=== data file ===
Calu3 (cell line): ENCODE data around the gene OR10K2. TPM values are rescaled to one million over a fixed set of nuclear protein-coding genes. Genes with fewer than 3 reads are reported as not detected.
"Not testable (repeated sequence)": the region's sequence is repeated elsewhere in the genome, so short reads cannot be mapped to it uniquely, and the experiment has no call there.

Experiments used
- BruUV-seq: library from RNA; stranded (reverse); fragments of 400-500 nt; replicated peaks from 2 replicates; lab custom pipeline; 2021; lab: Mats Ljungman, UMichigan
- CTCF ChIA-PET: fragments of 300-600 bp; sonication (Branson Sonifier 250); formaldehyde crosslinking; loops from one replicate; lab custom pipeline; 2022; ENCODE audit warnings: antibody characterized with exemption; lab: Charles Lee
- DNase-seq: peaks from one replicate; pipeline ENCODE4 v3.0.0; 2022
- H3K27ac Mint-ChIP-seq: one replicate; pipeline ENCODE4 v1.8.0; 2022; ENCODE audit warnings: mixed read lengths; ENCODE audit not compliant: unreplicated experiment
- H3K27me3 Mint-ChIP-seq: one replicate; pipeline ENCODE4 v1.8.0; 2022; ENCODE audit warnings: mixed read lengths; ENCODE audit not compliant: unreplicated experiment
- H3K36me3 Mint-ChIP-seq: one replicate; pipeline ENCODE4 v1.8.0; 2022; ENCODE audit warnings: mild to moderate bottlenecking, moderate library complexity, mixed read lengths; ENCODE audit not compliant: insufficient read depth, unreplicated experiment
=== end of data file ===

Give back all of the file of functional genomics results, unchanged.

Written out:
Calu3 (cell line): ENCODE data around the gene OR10K2. TPM values are rescaled to one million over a fixed set of nuclear protein-coding genes. Genes with fewer than 3 reads are reported as not detected.
"Not testable (repeated sequence)": the region's sequence is repeated elsewhere in the genome, so short reads cannot be mapped to it uniquely, and the experiment has no call there.

Experiments used
- BruUV-seq: library from RNA; stranded (reverse); fragments of 400-500 nt; replicated peaks from 2 replicates; lab custom pipeline; 2021; lab: Mats Ljungman, UMichigan
- CTCF ChIA-PET: fragments of 300-600 bp; sonication (Branson Sonifier 250); formaldehyde crosslinking; loops from one replicate; lab custom pipeline; 2022; ENCODE audit warnings: antibody characterized with exemption; lab: Charles Lee
- DNase-seq: peaks from one replicate; pipeline ENCODE4 v3.0.0; 2022
- H3K27ac Mint-ChIP-seq: one replicate; pipeline ENCODE4 v1.8.0; 2022; ENCODE audit warnings: mixed read lengths; ENCODE audit not compliant: unreplicated experiment
- H3K27me3 Mint-ChIP-seq: one replicate; pipeline ENCODE4 v1.8.0; 2022; ENCODE audit warnings: mixed read lengths; ENCODE audit not compliant: unreplicated experiment
- H3K36me3 Mint-ChIP-seq: one replicate; pipeline ENCODE4 v1.8.0; 2022; ENCODE audit warnings: mild to moderate bottlenecking, moderate library complexity, mixed read lengths; ENCODE audit not compliant: insufficient read depth, unreplicated experiment